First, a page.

That said, I think Chapman was always going to be found out, eventually... he was (to mix metaphors) sailing close to the wind for years, and swimming with some fairly unpleasant sharks...

#8 Catalina Park

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Posted 17 January 2006 - 07:30

This may be a bit off but...... Why did the politicians give them the money in the first place? What were they thinking? Did they really think that it was possible for the De Lorean project to work? When governments are throwing money around without thinking, what do they expect to happen?

#9 kayemod

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Posted 17 January 2006 - 10:31

Originally posted by Eric McLoughlin
I always had the impression that Bushell must have been in awe of Chapman (who wasn't?) and as a result, failed to exercise the correct ethical approach to what he was being asked to do.

As a fellow accountant, I can empathise with the pressure he must have been under much of the time, but, in the end, he could always have walked away. Or was being around Chapman just too exciting to give up?


I think that this sums up the situation pretty well. Crimes were committed, Fred Bushell was tried and convicted, and dealt with in a proper manner. FB benefited personally from a massive fraud, and he was the man at Lotus at the time who was 'good at sums'. Certainly it's 'unfair' that the main perpetrator of a massive crime against taxpayers died before he could be brought to book, but Chapman's heart attack was justice of a kind, remember that it happened only a few days after the infamous DeLorean drugs bust. I've never doubted that stress caused by the realisation that DeLorean s**t was heading inexorably towards the fan of UK justice, played no small part in Chapman's early demise, he was going to end up in jail and he knew it. Going public meant little to him, and he continued to run Group Lotus more or less as a private company using shareholders' money, aided and abetted every step of the way by Fred Bushell. As an engineer, designer, innovator and visionary, ACBC was a truly great man, but that didn't make him fit to run a public limited company. Chapman was undoubtedly a genius in his way, and Fred was every bit at good at what he did for the Company, technically Lotus was bankrupt throughout most of the 30 years he was there. I didn't know Fred socially, and he may indeed have been a 'lovely bloke', but it's a fact that he wasn't held in any great affection by most Lotus employees, and on the rare occasions that he ventured from the Executive Suite into the main open plan office, an uneasy hush would fall over the room. The DeLorean/Lotus affair was many years ago, and many questions remain unanswered to this day. Jabby Crombac's family-authorised biography told us very little. The Mike Lawrence book got much closer to the truth, but still left gaps, and Fred Bushell could have filled in most of those gaps if he'd co-operated more fully. His silence on the GPD Services 'Swiss Connection' allowed guilty people to go free, and I think it's significant that in addition to the three years prison sentence, the court also fined him two and a quarter million pounds, just think how much that would be in today's money.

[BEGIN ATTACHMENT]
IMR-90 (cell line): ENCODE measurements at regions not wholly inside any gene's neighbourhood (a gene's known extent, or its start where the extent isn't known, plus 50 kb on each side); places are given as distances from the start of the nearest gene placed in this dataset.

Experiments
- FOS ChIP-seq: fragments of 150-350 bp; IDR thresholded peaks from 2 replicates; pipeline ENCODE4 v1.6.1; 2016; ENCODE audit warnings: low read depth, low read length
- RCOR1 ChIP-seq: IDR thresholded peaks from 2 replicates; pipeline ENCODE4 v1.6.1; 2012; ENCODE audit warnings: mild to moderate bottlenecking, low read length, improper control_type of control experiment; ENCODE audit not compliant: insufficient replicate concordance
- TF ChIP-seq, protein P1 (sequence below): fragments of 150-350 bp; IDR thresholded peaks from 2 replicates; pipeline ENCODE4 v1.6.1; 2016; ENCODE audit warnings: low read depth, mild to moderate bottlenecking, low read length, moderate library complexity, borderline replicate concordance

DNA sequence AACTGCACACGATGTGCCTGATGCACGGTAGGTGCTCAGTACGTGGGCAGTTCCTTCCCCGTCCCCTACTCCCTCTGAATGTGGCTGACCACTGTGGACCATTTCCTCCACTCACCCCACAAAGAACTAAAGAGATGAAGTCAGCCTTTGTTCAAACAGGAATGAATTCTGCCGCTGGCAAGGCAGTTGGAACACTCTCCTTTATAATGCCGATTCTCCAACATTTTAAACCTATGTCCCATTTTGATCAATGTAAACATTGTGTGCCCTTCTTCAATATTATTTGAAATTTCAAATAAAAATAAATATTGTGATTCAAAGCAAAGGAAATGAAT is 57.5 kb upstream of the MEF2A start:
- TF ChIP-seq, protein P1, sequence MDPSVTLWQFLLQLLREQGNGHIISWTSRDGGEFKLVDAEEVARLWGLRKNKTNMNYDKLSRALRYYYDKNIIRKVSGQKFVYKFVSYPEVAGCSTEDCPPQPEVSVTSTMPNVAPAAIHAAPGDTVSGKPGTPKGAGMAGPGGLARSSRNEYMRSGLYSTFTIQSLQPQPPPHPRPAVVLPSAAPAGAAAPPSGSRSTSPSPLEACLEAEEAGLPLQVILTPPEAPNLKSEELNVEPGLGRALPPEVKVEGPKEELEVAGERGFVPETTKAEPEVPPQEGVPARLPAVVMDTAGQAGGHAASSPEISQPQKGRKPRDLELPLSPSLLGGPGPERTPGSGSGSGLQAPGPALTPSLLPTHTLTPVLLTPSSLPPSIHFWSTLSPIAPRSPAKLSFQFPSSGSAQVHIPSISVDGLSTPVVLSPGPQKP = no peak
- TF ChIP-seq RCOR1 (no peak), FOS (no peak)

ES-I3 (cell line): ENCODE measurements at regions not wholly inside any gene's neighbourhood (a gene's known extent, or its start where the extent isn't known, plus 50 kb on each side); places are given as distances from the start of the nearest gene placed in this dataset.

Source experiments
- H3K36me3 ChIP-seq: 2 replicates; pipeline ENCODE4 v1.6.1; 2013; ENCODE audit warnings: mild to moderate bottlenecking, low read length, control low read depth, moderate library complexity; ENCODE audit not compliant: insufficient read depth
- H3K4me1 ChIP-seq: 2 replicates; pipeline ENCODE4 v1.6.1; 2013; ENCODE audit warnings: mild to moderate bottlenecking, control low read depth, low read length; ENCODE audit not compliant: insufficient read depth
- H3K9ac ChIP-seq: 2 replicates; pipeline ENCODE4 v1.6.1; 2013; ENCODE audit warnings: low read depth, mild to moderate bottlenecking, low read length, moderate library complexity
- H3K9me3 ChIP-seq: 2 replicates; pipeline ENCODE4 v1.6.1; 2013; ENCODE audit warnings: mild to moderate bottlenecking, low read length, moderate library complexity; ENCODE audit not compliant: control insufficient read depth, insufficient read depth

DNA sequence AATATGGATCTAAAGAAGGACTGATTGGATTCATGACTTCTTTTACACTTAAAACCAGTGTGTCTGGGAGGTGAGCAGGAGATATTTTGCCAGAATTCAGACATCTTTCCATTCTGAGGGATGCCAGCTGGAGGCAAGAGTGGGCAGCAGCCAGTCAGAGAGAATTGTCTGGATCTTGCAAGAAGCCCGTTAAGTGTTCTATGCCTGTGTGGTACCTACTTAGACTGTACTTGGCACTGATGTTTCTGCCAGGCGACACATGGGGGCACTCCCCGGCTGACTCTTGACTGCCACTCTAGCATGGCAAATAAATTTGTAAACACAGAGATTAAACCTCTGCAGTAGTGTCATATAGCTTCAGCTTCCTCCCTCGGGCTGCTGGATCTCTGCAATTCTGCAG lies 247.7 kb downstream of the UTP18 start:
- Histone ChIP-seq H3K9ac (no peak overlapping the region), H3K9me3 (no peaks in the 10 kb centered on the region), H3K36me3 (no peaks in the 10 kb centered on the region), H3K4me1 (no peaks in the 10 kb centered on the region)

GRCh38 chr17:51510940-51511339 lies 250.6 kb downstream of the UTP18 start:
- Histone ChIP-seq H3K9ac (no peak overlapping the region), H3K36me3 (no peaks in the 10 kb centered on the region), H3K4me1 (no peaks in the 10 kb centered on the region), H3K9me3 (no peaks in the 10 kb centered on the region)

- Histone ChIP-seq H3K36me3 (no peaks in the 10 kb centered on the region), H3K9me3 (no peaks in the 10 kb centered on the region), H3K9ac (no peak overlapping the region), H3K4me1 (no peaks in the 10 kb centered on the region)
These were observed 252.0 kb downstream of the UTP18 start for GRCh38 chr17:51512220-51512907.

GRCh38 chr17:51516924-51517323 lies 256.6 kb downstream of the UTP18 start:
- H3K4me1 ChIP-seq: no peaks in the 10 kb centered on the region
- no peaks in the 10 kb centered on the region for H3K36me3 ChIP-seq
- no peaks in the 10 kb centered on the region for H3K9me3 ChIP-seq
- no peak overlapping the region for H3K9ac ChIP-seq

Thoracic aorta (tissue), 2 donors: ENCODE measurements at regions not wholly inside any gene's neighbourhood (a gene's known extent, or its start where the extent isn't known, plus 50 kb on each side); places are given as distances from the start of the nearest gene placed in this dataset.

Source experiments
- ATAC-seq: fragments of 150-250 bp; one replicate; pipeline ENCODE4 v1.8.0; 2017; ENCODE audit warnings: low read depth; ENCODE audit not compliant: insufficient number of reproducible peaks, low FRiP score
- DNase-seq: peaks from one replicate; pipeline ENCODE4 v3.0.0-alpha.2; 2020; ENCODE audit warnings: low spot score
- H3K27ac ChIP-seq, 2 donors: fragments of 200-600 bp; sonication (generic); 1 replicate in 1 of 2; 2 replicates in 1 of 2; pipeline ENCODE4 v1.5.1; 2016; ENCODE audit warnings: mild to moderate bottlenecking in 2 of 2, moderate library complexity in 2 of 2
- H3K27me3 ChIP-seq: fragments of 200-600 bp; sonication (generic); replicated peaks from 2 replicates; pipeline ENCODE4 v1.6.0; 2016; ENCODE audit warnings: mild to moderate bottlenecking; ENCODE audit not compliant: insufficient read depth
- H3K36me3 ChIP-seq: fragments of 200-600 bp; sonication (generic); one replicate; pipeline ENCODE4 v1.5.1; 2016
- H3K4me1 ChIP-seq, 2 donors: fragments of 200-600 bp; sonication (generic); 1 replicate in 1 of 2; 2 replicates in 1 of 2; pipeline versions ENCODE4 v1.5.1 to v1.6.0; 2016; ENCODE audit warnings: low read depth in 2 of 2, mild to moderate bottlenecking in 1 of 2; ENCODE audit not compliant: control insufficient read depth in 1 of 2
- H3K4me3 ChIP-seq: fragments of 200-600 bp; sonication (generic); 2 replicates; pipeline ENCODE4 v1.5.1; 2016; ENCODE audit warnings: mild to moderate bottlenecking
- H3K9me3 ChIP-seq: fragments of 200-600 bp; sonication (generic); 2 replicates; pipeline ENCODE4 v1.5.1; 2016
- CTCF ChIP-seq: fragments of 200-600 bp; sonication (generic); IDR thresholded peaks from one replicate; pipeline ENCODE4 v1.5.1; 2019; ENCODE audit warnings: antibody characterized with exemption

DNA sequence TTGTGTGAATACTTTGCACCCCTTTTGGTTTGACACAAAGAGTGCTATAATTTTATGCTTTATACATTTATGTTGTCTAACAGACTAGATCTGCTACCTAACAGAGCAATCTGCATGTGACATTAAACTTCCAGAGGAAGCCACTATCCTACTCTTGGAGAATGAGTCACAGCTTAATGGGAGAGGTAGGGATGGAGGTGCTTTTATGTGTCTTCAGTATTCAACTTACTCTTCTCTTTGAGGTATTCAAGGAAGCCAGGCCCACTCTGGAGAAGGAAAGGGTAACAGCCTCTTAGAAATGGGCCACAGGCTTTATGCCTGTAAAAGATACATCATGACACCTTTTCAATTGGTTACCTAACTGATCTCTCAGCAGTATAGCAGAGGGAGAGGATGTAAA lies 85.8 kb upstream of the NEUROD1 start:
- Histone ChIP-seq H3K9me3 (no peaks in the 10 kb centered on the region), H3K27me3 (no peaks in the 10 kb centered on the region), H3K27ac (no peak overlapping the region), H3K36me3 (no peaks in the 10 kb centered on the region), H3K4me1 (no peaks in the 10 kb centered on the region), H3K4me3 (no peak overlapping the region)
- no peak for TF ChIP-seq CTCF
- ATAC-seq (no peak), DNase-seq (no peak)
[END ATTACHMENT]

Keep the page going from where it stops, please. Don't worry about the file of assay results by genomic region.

#10 Doug Nye

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Posted 17 January 2006 - 16:34

We are each of us perceived in different ways by different people - to whom we probably present different faces. Almost every post in this thread so far seems to present an entirely valid view of Fred, including the last. Some rascals can also come across as good guys, particularly to those that they know are fully aware of their 'rascality'. For now let's concentrate on the ingenuity of a man who kept Lotus afloat long enough to achieve momentous deeds within our world, and to help provide (albeit temporarily) profitable employment for many who otherwise might have found none.

DCN

#11 kayemod

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Posted 17 January 2006 - 17:06

Originally posted by Doug Nye
We are each of us perceived in different ways by different people - to whom we probably present different faces. Almost every post in this thread so far seems to present an entirely valid view of Fred, including the last. Some rascals can also come across as good guys, particularly to those that they know are fully aware of their 'rascality'. For now let's concentrate on the ingenuity of a man who kept Lotus afloat long enough to achieve momentous deeds within our world, and to help provide (albeit temporarily) profitable employment for many who otherwise might have found none.

DCN


Very well put Doug, RIP Fred.